Sunday, 16th September. We had originally arranged to go to Thetford Estates. However, owing to circumstances beyond our control we are unable to go there. We have therefore moved the outing to Christon Bank instead, which is just nearby and, of course, a very interesting place in its own right. Bart, Meg and I happened to go there on Sunday and although it is very
dry, there were quite a few trees in flower and other things of interest to see.
Sunday 16 September: A return visit to the popular Thetford Estate near Christon Bank.
The security guards there will direct you to the office, where we will meet at 9.30 am. Bring your lunch, water etc. for an all-day outing.
Saturday 22 September: Haka Game Park. A return afternoon visit to Haka. Hopefully by late September the vleis will be coming alive with the stunning Spring herbaceous flora.
Please contact Jean Wiley or Gill Short for details of the next Matabeleland function.
A New Zimbabwean Botanical Checklist of English and African Plant Names
This book, compiled by our late Deputy Chairman, Lyn Mullen has now been published. Our very great thanks go to the publisher Ian Murphy for seeing it through to fruition and to the Dutch Embassy for financing everything.
The Committee has decided that all paid-up members of the Tree Society as at 1 August 2007 shall be entitled to one free copy of the book. These will be handed out at our outings in future and members will be required to sign and acknowledge they have received their copy.
Only one copy per subscription will be given out. If any member would like to get their copy now, please contact either me or Terry Fallon and make arrangements to pick up their copy.
The book will be on sale generally.
Borrowale Outing & AGM, 20 May 2007
The outing was held at the Borrowdale, Harare property of Mr J Moxon, per kind permission of Mr & Mrs Dave Mason, who made their home and garden available for the annual general meeting, and for this outing.
The property lies at an altitude of 1520m about one km north of Borrowdale Center, Harare, just off the Borrowdale Road. The area is flat, with deep red soils. A small seasonal stream forming part of the headwaters of the Umwindsi River runs west to east across the property. Originally the property appears to have been bulldozed, and all indigenous trees were completely eliminated. All trees now growing on the property, including many indigenous trees, were planted, or self-sown after the original clearing. The large group split into two, one group led by Mark Hyde, the other led by Meg Coates-Palgrave.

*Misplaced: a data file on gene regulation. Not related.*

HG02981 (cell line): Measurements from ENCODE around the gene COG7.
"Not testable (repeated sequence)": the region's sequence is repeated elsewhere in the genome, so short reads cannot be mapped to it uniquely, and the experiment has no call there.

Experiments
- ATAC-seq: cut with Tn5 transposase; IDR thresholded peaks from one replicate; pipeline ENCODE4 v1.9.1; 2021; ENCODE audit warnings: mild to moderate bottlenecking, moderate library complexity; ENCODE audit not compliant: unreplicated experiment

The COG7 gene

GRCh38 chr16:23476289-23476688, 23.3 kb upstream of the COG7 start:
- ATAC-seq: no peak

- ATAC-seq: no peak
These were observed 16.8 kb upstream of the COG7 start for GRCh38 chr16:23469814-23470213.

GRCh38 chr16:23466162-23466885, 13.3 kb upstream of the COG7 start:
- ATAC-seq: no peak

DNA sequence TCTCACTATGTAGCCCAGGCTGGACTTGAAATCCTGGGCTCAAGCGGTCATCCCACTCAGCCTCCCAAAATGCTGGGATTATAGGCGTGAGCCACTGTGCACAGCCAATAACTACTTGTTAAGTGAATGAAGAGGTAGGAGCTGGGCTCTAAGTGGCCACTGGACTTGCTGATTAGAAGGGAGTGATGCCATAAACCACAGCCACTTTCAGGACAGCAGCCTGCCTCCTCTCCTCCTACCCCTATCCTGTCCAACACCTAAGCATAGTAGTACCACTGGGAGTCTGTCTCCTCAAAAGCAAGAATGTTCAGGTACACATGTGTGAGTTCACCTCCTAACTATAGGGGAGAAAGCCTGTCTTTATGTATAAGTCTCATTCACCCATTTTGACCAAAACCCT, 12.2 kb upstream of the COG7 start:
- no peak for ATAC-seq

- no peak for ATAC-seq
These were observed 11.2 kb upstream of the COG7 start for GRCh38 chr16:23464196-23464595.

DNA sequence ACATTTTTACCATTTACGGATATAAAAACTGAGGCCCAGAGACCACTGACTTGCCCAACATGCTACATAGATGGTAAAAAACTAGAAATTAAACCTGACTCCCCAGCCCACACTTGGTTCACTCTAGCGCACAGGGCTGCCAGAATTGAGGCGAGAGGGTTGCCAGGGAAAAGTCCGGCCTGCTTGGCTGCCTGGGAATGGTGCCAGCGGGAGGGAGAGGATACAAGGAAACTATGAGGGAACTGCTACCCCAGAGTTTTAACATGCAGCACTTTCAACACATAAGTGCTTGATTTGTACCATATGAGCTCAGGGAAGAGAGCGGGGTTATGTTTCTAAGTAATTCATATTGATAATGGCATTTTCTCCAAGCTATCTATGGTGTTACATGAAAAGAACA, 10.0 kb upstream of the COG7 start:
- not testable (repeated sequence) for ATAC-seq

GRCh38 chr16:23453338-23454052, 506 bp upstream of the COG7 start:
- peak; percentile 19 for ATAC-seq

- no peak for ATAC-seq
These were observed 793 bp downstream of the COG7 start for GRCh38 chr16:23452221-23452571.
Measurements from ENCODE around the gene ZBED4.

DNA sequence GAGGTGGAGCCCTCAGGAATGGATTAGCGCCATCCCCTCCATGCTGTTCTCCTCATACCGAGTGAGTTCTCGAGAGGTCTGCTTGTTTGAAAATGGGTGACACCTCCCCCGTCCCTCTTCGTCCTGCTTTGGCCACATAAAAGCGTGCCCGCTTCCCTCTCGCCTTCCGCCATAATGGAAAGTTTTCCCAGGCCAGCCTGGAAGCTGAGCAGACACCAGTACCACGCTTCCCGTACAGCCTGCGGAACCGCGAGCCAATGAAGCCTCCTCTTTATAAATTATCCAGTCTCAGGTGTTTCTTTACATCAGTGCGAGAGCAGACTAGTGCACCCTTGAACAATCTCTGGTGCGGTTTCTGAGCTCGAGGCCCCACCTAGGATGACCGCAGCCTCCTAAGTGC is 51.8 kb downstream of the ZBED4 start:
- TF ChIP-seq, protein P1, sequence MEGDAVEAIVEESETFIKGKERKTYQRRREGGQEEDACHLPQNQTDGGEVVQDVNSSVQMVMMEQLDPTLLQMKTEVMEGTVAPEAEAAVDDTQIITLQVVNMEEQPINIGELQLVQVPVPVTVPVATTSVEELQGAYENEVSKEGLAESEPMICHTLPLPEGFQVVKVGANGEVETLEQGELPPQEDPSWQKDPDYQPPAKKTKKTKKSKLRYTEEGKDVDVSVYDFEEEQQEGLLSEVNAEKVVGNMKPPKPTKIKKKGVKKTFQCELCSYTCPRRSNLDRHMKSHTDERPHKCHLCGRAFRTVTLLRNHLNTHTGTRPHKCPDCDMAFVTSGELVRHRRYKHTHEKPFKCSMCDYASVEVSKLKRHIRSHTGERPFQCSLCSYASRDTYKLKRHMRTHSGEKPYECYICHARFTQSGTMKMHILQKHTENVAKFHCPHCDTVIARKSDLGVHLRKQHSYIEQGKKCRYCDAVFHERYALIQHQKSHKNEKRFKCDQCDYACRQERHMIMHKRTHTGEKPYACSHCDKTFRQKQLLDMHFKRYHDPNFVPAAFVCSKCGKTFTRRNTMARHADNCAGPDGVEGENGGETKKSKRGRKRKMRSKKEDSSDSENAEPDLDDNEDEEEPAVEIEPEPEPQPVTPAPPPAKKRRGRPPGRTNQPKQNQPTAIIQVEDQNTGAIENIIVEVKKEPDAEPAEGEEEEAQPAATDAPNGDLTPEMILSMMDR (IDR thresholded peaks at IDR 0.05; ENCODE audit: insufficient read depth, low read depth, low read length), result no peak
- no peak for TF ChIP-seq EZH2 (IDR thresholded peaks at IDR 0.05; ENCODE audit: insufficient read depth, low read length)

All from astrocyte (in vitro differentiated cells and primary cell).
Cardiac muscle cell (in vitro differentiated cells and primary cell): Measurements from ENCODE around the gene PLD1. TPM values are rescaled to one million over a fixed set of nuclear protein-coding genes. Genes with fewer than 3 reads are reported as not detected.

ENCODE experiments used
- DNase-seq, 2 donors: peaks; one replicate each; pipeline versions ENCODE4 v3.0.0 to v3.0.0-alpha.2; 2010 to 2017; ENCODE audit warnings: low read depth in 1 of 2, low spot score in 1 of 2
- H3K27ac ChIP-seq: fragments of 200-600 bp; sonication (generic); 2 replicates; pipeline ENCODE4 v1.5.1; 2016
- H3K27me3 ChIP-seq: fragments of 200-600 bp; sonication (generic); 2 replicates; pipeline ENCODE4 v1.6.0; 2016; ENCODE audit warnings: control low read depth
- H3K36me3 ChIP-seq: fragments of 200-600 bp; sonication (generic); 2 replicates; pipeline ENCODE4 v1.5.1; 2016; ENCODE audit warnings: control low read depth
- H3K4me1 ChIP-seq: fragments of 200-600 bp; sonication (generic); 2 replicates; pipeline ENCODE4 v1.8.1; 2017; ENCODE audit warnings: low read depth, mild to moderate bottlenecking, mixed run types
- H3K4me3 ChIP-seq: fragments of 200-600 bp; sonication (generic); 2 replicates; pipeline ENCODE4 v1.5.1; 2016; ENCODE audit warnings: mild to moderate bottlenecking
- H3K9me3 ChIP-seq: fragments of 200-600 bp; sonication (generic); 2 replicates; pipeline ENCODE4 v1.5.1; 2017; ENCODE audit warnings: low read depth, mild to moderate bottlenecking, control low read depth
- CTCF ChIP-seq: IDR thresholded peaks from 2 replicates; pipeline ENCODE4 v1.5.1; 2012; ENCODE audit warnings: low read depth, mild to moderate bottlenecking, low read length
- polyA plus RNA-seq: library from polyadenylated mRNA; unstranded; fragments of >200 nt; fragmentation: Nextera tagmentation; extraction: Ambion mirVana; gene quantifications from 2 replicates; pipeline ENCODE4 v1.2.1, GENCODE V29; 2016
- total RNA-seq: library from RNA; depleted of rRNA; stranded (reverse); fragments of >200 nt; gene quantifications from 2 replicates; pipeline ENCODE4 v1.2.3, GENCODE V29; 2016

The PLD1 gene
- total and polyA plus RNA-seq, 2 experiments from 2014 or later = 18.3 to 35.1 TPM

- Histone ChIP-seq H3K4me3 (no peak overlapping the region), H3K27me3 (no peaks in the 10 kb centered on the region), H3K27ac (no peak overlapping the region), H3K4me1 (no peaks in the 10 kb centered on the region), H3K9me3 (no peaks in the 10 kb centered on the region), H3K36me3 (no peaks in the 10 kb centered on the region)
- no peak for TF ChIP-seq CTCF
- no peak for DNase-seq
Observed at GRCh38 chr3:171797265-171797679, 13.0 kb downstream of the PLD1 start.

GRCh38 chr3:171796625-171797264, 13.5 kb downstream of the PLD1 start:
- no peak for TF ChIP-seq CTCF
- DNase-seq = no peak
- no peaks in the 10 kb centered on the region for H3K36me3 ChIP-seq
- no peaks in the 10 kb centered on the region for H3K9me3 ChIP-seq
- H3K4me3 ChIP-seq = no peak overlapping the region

Only two indigenous species appeared to be self-established: Gymosporia heterophylla and Vernonia amygdelena. Planted indigenous trees were: “Albizia harveyi”, Albizia gummifera, Protea angolensis, Cordia afrikana, Cussonia spicata, Acacia sieberana, and Dais cotinifolia. The “Albizia harveyi” had a label proclaiming its name, but did not have sickle shaped leaflets, and the pods looked more amara-like than harveyi-like. I recently visited an indigenous tree nursery where most of the seedlings were misnamed. In a group proclaiming itself to be Acacia abyssinica seedlings, most had hooked thorns, not spines. Make sure you know what you are getting when you buy indigenous trees!
From North America, Liquidamber styraciflua was in splendid autumn display. One tree was a particularly deep red colour. This red colour in the dying autumn leaves is caused by anthocyanins, the same group of chemicals which cause our msasa spring display of new red leaves. An interesting tree is the Honey Locust, named for the sweet pulp within the maturing pods. One book spells the scientific name as Gleditsia triacanthos, another calls it Gleditschia triacanthos. Since the genus is named after Professor Gottlieb Gleditsch, an 18th century botanist, the second spelling should be correct. “Triacanthos” means “three-spined”. As its name implies, the tree is armed with vicious three-pointed spines. Another oddity of this tree specimen was that some leaves were once-pinnate, while others were twice-pinnate.
From Australia: Eucalyptus grandis, Eucalyptus cameldulensis, Eucalyptus ficifolia, Grevilia robustus , Meleluca fulgens, and an unknown Melaluca sp with strongly aromatic leaves. The reason grandis and cameldulensis are such common trees in Zimbabwe is because for the past 80 years or so, the Forestry Commission has sold these by the million for use as poles and firewood. Eucalyptus grandis, a riverine native from Queensland, Australia, grows best in the moister areas of Zimbabwe. Much of the commercial timber now being sold in this country as “saligna” is in fact grandis.